Suckers Suckers

Backyard Wisdom, October/November 2017

by: Gilbert A Smith, ISA Board Certified Master Arborist

Indiscriminate sucker growth on the trunk of a Bi-colored Oak. photos by Lesley Bruce Smith

Sixty years ago when I was a young sprout, my mother taught me to remove all of the little shoots that came up around the base of our French Hybrid Lilac so it would flower well. The lesson from her was that suckers “sucked” the “juice” out of the Lilac. Many old fashioned landscapers still do this.  

When I was being trained as an arborist fifty years ago I was taught to remove all the suckers from the root crown, trunk and branches of the trees because I was taught it is healthier for the tree and that it looked better.

Suckers at the base of a struggling Linden tree

Forty years ago at the University of Illinois, I learned that we must refer to shoots that come up at the base of the tree as suckers, while those shoots that arise on the trunk and branches must be called water shoots/sprouts. For the sake of simplicity I hope you don’t mind my referring to both kinds as suckers. I was also taught that suckers arise as a result of grafting, intense hybridizing or drastic trimming. In other words, they are a survival mechanism, sending out shoots when the tree is stressed. You may have noticed that the harder you cut a tree or shrub, the more sucker growth you get; it’s as if the plant is telling you “You’re cutting me too hard…so stop it!”

About thirty years ago, the International Society of Arboriculture finally did research about the removal of suckers from tree trunks. Contrary to all of our long held beliefs, they discovered that when suckers are removed, it actually makes trunks and branches weaker. We shouldn’t be surprised as to why this is: because trees get their food from the sun through their leaves. Suckers are the trees attempt to get food when their supply has been cut off. That is why all of our beautiful Ash trees suckered like crazy at the base when the Emerald Ash Borer killed their branches.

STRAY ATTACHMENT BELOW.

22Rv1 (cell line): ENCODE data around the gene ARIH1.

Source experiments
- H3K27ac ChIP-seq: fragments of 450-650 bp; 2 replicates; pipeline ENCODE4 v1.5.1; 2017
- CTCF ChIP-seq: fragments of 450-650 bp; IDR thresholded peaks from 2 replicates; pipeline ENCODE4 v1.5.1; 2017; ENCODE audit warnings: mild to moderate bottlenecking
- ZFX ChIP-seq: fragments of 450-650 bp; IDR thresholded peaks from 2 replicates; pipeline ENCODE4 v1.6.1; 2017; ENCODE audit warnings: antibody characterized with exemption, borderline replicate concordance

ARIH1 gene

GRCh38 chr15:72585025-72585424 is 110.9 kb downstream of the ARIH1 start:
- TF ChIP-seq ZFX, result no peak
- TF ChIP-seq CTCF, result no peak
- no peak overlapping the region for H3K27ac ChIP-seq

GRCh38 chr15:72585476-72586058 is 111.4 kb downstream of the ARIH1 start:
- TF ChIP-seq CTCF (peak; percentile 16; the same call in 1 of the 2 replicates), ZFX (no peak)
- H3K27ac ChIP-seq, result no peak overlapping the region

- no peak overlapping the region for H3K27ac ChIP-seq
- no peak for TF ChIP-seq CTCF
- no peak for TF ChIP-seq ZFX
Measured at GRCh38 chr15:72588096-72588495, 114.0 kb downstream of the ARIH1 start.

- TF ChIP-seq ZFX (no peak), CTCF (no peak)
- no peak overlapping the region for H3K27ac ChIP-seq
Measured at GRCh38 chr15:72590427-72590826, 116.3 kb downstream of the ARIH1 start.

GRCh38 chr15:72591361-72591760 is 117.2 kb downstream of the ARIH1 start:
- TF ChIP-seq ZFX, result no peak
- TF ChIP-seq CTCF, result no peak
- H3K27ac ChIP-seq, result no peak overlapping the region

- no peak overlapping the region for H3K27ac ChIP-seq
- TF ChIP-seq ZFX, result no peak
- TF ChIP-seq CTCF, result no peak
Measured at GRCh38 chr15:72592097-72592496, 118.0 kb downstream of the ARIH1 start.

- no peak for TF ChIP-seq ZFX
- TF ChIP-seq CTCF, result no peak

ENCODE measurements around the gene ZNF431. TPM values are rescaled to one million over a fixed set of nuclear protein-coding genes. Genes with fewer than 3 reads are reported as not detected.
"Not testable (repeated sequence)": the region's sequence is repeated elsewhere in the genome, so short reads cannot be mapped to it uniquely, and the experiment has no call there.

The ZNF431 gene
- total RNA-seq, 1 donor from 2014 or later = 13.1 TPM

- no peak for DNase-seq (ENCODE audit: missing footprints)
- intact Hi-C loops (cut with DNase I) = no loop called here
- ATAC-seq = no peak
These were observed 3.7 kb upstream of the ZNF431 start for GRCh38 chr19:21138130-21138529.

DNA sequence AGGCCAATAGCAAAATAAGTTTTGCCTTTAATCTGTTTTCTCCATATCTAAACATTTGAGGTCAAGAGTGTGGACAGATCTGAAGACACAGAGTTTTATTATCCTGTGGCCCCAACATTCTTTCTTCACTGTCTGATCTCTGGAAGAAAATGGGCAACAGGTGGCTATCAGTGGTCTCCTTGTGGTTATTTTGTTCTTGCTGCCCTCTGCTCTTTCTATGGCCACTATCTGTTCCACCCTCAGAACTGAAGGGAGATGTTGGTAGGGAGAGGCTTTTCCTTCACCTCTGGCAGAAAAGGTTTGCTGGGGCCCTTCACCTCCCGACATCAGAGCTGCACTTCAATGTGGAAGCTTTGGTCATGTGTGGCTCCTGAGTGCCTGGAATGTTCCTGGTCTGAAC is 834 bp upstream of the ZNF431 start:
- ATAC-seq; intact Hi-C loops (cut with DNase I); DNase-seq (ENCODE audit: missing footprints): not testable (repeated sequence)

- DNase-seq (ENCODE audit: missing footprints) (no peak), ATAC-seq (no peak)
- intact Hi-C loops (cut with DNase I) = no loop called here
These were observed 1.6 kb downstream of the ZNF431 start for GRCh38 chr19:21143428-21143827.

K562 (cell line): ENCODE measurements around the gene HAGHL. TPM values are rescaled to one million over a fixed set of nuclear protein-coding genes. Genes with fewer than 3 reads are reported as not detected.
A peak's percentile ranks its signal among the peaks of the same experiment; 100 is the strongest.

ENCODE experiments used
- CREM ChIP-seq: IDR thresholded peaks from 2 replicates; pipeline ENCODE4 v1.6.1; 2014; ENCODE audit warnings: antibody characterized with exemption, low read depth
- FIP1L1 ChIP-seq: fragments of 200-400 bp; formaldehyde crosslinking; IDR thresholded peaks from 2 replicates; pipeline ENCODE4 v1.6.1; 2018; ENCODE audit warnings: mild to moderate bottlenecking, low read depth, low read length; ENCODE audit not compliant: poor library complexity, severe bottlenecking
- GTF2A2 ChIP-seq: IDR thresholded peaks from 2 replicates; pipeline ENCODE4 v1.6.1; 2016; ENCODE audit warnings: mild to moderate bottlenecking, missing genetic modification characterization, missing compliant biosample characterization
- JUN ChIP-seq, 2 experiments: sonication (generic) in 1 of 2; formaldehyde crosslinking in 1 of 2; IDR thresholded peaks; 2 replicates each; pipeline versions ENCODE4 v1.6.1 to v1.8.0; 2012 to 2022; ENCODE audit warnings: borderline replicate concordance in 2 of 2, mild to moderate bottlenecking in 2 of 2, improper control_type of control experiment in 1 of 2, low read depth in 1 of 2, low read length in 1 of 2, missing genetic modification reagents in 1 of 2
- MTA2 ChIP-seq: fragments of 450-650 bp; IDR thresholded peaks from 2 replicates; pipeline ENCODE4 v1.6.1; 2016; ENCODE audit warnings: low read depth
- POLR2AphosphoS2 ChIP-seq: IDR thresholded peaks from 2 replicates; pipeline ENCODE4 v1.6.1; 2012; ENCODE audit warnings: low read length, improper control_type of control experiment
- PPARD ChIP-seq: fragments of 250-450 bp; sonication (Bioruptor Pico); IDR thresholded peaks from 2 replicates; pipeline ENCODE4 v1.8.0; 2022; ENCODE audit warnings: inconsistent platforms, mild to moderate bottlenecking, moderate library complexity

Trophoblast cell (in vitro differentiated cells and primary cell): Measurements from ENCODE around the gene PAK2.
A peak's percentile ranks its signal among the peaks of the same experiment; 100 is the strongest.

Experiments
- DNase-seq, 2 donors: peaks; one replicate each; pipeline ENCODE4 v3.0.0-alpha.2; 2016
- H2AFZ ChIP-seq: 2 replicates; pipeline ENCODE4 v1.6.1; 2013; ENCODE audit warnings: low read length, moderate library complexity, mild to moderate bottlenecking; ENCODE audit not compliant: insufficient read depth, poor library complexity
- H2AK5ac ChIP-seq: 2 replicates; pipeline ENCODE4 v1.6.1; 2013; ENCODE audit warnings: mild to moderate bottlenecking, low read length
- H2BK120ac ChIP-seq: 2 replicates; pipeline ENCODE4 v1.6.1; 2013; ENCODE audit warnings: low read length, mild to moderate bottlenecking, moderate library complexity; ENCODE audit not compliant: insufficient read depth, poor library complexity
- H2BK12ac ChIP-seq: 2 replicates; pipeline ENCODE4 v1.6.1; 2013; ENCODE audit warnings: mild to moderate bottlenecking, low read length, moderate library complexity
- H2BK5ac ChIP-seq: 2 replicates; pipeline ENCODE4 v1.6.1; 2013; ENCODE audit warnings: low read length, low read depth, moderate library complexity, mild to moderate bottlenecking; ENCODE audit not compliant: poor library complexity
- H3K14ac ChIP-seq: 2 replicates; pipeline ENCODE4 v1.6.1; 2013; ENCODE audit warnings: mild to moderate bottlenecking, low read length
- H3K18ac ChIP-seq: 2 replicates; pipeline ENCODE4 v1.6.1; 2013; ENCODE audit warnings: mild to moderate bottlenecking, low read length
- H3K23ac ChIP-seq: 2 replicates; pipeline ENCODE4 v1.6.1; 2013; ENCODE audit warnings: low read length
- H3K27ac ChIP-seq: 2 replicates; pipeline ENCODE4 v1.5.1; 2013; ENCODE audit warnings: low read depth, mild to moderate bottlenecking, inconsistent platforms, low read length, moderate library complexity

So the good news is that you don’t need to stress about getting all those suckers off your trees. Listed here are the reasons we cut suckers in a discriminant manner:

  •  We still recommend thinning or removing some suckers if they are running into adjacent horizontal branches (suckers tend to grow straight up and hit healthy scaffold branches).
  •  We thin suckers if they're too thick, because they limit air circulation within the tree crown which promotes fungal and bacterial infections. And while we’re talking about bacterial infections we need to underline that any trimming tools should be sterilized to prevent spreading the serious disease called Fire Blight not only when you are trimming suckers but when you're doing any tree or shrub trimming.
  •  The final reason we recommend sucker removal is if they arise below the graft. Most of our ornamental trees are grafted onto a hardier root stock and if the root stock is allowed to grow, it will overgrow and kill the lovely ornamental tree that it is grafted onto. Currently many trees are grafted onto their own root stock but we still regularly see Apple trees sprouting up where a dwarf Crab tree was planted.

I bet you didn’t think I could talk so long about a simple thing like suckers. My object was to simplify and de-stress you about a common misconception. If you’d like some diagrams on how easy it is to maintain your trees, request our Arborsmith™ Abstracts on Ornamental Trimming and Tree Trimming.

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